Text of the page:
In September, world leaders are coming to New York City for the UN General Assembly and a UN summit on the climate crisis. UN Secretary General Ban Ki-moon is urging governments to support an ambitious global agreement to dramatically reduce global warming pollution.
On September 21, people will take to the streets in New York (and around the world) in the Peoples Climate March to demand the world we know is within our reach: a world with an economy that works for people and the planet; a world safe from the ravages of climate change; a world with good jobs, clean air and water, and healthy communities.
September 21 is UN International Day for Peace. September 26 is the first International Day for the Total Elimination of Nuclear Weapons.
Abolition 2000 and United for Peace and Justice call on environmentalists, peace advocates and anti-nuclear campaigners to join forces to save the planet from climate change, war and the threats from nuclear weapons and nuclear energy.
War’s destroy the environment. The military is the biggest single contributor to climate change. Less than 5% of the $1.7 billion global military budget could facilitate a global shift to renewables. If nukes are used they could destroy the climate and the planet.
September 19 – 20, a Global Climate Convergence for People, Peace and the Planet, with workshops and teach-ins, will complement the march. A worldwide petition campaign with local actions for 100% sustainable energy for every city, state and country has been launched. Sign up here!!
Abolition 2000 and United for Peace and Justice are using the occasion to remind governments and civil society of the connections between nuclear weapons, war and climate change:
- Nuclear weapons and climate change are the two existential threats that face humanity. Both are the result of human activity and both can be eliminated by human ingenuity.
- Any use of nuclear weapons would create catastrophic climatic consequences that would dwarf the environmental impact of carbon emissions;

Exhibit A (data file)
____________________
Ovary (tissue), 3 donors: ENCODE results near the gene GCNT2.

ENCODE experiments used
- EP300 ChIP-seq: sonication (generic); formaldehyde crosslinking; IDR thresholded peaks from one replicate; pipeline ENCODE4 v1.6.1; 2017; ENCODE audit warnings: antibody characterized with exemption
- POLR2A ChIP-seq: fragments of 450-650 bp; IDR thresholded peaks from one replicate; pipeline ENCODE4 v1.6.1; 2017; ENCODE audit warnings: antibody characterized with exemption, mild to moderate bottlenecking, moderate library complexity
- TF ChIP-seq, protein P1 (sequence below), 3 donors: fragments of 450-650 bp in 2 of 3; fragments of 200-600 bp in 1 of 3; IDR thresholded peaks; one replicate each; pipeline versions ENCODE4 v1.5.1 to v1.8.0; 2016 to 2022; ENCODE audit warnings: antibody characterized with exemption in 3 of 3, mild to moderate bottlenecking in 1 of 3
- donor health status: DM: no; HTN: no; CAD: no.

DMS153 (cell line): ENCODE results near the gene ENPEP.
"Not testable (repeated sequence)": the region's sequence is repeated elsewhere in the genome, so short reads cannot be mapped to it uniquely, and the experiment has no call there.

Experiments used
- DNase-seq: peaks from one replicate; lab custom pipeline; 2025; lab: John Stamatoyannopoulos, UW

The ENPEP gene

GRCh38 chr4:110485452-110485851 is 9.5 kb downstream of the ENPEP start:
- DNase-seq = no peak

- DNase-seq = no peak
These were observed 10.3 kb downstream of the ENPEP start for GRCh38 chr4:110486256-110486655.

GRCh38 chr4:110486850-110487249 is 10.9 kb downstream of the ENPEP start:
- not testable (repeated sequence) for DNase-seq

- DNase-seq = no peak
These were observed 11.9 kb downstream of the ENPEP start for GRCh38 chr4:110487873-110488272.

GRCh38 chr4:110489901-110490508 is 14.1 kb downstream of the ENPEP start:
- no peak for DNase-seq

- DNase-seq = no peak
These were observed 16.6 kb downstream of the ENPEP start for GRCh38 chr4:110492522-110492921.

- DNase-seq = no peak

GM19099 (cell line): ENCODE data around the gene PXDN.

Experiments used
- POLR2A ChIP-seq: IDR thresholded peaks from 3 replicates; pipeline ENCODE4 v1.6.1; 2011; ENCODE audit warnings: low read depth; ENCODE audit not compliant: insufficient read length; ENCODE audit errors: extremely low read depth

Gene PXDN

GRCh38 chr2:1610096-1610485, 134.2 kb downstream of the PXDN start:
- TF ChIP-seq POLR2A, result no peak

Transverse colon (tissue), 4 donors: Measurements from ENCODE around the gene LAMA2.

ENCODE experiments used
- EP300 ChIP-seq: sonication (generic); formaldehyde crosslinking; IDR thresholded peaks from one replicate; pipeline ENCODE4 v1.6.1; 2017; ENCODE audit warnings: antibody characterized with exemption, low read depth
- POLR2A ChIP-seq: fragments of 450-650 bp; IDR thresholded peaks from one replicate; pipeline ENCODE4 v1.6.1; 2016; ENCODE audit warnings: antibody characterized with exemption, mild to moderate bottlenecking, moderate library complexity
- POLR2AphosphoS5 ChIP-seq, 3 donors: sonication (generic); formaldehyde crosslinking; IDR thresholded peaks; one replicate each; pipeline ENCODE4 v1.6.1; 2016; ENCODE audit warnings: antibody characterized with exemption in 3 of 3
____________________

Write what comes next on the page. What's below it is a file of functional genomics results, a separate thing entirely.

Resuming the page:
- The world’s militaries are the single biggest contributor to climate change through use of military vehicles (planes, ships, tanks…), weapons testing, weapons use and other environmental destruction from armed conflict;
- Militaries are used to maintain access to oil – continuing this dependence on carbon-emitting fossil fuels;
- Redirection of just a portion of the $i.7 trillion global military expenditure could provide sufficient support for renewable energies and other approaches to reverse climate change.
The Global Climate Convergence will also highlight that nuclear power is not the solution to climate change, that it creates unacceptable risks to human health and the environment, and that nuclear technology and materials can be diverted into nuclear weapons programs. Indeed, nuclear weapons and nuclear power are two sides of the same coin, with technical, environmental, historical, legal, political and economic connections.
- Join the New York Climate march and the Global Climate Convergence, and promote the link to war and nuclear abolition.
- Contact your local or national environmental organisations to encourage them to include the link to nuclear abolition in their climate actions.
For further information see:
- Deadly global climate change from nuclear war, Steve Starr, Nuclear Darkness
- Top scientists ask UN leaders to act on nuclear weapons, climate change, Bulletin of Atomic Scientists, January 2014
- The Climate-Nuclear Nexus, World Future Council and the Basel Peace Office
- The military’s impact on the environment, International Peace Bureau
- The Solutions Project
- A Plan to Power 100 Percent of the Planet with Renewables by 2030